GLENDALE, Calif. — Photographer and installation artist, Ara Oshagan feels deeply connected to projects that reflect social justice and human rights issues.

His passion for art was shaped by his own family’s traumas stemming from the Armenian genocide. 

What You Need To Know

  • A virtual exhibition explores Glendale’s racist history of anti-Blackness through archived materials from the Glendale Central Library

  • In 2020, Glendale became the first city in California and the third in the nation to pass a sundown town resolution

  • The resolution acknowledges and apologizes for Glendale’s racist past and pledges to work towards an anti-racist future

  • The virtual exhibit can be viewed online at

"The past is in the present," said Oshagan. "The past never goes away."

As one of the curators at Glendale Central Library's Reflect Space Gallery, Oshagan helped piece together 60 years of archival newspaper clippings and maps to tell the story of racism and resistance in Glendale through an interactive and engaging six-part virtual exhibit titled "Reckoning."

“[The virtual exhibit is] structured in a way such that you can actually make sense of what happened and sort of create this narrative yourself,” said Oshagan.

It's a dark narrative, one that Oshagan said is often purposely excluded from the city’s history. Glendale was once a haven for white supremacists, known as an "All-American city," also code for sundown town. Black people’s safety was threatened after dark in neighborhoods that shamelessly enforced racial covenants.

"[Sellers] would advertise [homes] in newspapers, saying there were restrictive rules as a euphemistic way to say that we don’t have any African Americans in our neighborhoods, and we don’t want any," said Oshagan.

The exhibit reminds us of the history of bigotry and hate that lies just beneath modern-day Glendale landmarks.

Since November, archivist, librarians, curators, and local activists have worked together on the exhibit remotely. The virtual tour starts in the early 1920's, when the first group of white-hooded Klansmen gathered in the foothills of the Verdugo Mountains.

It also introduces viewers to another white supremacist group, League of Pace Amendment Advocates, which was once headquartered on Glendale Avenue in the 1980’s. There was even a neo-Nazi riot held on the grounds where Glendale Central Library now stands.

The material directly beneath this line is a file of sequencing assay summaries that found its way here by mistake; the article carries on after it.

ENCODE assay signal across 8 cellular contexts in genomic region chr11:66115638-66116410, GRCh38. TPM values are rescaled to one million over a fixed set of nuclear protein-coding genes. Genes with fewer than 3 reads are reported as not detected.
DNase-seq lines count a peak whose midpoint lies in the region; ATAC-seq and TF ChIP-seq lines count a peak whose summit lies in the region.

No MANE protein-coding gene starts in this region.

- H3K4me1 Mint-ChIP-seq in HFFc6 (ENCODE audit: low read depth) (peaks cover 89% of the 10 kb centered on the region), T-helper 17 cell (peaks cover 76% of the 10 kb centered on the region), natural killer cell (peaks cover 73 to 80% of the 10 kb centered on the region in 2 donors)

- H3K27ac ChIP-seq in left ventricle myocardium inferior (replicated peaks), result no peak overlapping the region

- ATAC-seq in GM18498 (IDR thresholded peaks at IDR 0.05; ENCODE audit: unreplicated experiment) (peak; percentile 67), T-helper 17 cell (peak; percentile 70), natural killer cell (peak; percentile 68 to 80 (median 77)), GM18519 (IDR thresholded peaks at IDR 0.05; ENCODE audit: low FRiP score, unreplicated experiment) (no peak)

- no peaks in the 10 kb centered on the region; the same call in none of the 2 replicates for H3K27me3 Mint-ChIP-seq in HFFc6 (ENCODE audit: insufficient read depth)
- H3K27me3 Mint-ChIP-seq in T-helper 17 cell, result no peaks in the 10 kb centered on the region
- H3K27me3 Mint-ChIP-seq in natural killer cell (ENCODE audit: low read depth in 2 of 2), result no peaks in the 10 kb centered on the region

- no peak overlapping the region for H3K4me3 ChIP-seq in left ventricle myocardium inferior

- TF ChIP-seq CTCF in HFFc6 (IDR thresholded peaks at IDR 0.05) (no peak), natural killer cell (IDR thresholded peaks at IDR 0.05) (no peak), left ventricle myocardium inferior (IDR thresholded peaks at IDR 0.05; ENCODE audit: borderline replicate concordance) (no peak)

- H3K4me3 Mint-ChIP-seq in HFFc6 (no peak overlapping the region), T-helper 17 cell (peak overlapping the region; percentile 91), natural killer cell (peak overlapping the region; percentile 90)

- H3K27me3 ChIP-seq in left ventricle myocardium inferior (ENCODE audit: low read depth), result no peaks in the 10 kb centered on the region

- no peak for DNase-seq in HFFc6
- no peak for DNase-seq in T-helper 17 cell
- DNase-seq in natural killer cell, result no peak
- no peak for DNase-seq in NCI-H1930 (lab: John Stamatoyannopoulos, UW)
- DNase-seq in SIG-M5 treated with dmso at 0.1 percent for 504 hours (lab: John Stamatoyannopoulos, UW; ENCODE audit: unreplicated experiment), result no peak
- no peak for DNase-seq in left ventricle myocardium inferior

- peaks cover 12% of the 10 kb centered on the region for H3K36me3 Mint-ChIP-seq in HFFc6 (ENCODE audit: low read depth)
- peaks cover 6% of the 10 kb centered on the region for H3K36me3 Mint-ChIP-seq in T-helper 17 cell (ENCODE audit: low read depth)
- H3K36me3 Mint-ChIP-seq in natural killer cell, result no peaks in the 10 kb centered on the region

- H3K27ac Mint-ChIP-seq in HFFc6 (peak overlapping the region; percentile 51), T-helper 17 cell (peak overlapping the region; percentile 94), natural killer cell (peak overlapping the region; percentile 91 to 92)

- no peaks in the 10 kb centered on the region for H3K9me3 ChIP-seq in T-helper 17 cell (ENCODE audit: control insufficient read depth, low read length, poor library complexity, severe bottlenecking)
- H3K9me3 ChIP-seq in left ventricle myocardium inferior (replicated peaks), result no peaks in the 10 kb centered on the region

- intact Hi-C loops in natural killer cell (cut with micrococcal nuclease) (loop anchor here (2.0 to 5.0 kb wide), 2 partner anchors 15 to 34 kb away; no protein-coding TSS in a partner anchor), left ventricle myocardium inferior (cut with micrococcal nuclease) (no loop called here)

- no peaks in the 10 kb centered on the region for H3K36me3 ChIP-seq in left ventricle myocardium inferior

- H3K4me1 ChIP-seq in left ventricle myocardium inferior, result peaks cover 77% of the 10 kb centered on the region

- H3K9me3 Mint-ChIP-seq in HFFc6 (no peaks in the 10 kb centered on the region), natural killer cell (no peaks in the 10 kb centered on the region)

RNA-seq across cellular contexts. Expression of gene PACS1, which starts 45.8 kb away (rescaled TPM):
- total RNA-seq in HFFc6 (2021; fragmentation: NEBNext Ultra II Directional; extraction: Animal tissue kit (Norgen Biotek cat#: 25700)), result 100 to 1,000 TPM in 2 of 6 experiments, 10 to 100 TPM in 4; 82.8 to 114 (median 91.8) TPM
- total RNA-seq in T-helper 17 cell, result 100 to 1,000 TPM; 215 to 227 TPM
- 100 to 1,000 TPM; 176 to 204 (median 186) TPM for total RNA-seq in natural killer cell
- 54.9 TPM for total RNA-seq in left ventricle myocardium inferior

Dr. Gary Shaffer, Glendale Central Library's Director of Arts and Culture, grew up in Orange County and has lived in Glendale since the 1990’s. He explained how racism was often normalized or swept under the rug. Now he believes it’s his job as a historian and librarian to make things right.

"When you see a lit cross, or a man in a hood, it’s very disturbing to turn our backs on that and put our heads in the ground," said Dr. Shaffer. "And to pretend it didn’t happen is not helpful."

History has shown with racism comes resistance, and resistance bears reckoning. This virtual exhibit is part of Glendale’s effort to acknowledge and apologize for its treacherous past.

In 2020, the city of Glendale took a historic step of reckoning, becoming the first city in California and the third in the nation to pass a sundown town resolution. 

Oshagan believes residents must learn about these anti-Black and racist events to truly understand the place they call home.

"[With a] past that’s so difficult and hate-filled, you have to really understand the relationship you have with this past and how the past is impacting your everyda," he said.

Next, the library will collaborate with Glendale Unified School District to engage high school students in the exhibit as viewers and contributors.

The virtual exhibit can be viewed online at